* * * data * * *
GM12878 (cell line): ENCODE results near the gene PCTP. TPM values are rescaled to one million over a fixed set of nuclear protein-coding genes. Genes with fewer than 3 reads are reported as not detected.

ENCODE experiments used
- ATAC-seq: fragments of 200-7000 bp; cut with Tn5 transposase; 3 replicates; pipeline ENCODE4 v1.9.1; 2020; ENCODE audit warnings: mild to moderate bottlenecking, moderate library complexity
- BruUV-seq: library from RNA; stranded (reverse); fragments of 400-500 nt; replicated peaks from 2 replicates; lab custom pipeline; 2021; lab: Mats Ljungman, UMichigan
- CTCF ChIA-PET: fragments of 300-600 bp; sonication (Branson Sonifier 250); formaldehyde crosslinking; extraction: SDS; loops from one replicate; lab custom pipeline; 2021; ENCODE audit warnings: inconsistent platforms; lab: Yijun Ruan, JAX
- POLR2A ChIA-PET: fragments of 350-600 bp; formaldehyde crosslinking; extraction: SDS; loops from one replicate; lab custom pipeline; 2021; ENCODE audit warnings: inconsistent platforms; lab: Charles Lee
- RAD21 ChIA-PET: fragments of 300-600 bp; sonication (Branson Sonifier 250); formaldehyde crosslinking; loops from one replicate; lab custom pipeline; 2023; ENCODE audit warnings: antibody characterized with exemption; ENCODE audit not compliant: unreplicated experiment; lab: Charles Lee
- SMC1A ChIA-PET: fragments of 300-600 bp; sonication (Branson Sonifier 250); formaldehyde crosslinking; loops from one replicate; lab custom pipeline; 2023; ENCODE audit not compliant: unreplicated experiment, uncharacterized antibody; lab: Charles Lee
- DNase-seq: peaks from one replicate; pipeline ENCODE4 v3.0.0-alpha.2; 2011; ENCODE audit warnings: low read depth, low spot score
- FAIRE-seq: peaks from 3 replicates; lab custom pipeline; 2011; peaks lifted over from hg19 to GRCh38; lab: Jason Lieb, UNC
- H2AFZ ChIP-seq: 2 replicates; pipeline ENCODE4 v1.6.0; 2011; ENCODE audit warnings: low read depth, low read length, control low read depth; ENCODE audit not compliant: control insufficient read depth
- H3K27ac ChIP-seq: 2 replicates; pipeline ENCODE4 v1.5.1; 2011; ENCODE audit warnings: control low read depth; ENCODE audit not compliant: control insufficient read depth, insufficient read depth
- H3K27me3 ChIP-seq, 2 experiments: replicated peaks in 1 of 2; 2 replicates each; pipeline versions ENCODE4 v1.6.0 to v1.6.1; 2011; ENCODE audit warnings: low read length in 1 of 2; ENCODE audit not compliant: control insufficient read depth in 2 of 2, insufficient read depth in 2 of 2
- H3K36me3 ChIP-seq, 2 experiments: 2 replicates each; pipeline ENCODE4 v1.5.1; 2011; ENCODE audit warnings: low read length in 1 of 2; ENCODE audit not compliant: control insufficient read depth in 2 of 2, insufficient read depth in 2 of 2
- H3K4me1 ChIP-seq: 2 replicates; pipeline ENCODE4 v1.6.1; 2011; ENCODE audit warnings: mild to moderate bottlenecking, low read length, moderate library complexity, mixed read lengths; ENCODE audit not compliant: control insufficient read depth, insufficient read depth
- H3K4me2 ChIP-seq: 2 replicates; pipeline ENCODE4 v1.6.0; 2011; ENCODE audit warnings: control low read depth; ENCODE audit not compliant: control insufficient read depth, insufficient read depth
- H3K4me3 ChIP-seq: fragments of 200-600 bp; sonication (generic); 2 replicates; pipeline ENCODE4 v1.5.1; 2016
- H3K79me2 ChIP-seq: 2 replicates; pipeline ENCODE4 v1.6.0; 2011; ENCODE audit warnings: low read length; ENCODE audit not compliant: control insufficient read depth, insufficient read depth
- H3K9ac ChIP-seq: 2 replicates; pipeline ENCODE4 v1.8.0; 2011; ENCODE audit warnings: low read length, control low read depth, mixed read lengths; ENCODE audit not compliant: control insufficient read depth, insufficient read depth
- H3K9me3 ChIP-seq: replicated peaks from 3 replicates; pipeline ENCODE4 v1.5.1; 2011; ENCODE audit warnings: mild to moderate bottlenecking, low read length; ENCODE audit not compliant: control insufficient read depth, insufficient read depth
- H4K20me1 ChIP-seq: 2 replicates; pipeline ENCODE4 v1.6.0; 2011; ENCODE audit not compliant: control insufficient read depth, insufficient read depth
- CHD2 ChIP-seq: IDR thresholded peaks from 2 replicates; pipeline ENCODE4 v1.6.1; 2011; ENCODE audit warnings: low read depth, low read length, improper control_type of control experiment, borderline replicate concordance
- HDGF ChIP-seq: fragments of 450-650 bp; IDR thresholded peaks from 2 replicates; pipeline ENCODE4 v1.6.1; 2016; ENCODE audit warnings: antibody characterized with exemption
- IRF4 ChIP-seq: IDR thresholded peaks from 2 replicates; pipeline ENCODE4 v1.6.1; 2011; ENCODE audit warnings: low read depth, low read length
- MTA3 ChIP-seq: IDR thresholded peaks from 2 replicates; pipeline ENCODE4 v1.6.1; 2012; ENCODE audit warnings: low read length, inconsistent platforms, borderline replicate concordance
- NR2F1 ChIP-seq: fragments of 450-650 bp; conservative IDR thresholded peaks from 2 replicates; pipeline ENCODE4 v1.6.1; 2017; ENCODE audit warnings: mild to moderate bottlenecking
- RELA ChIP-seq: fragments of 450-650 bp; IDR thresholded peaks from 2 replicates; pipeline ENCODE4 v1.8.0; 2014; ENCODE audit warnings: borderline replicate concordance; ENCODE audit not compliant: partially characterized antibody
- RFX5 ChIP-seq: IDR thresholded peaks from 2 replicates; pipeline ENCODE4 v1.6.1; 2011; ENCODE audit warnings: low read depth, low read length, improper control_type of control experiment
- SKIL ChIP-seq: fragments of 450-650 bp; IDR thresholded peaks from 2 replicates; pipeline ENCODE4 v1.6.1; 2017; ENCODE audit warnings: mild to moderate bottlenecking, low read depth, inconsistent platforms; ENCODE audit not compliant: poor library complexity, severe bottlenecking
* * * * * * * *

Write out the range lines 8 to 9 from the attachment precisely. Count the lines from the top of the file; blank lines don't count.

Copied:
- SMC1A ChIA-PET: fragments of 300-600 bp; sonication (Branson Sonifier 250); formaldehyde crosslinking; loops from one replicate; lab custom pipeline; 2023; ENCODE audit not compliant: unreplicated experiment, uncharacterized antibody; lab: Charles Lee
- DNase-seq: peaks from one replicate; pipeline ENCODE4 v3.0.0-alpha.2; 2011; ENCODE audit warnings: low read depth, low spot score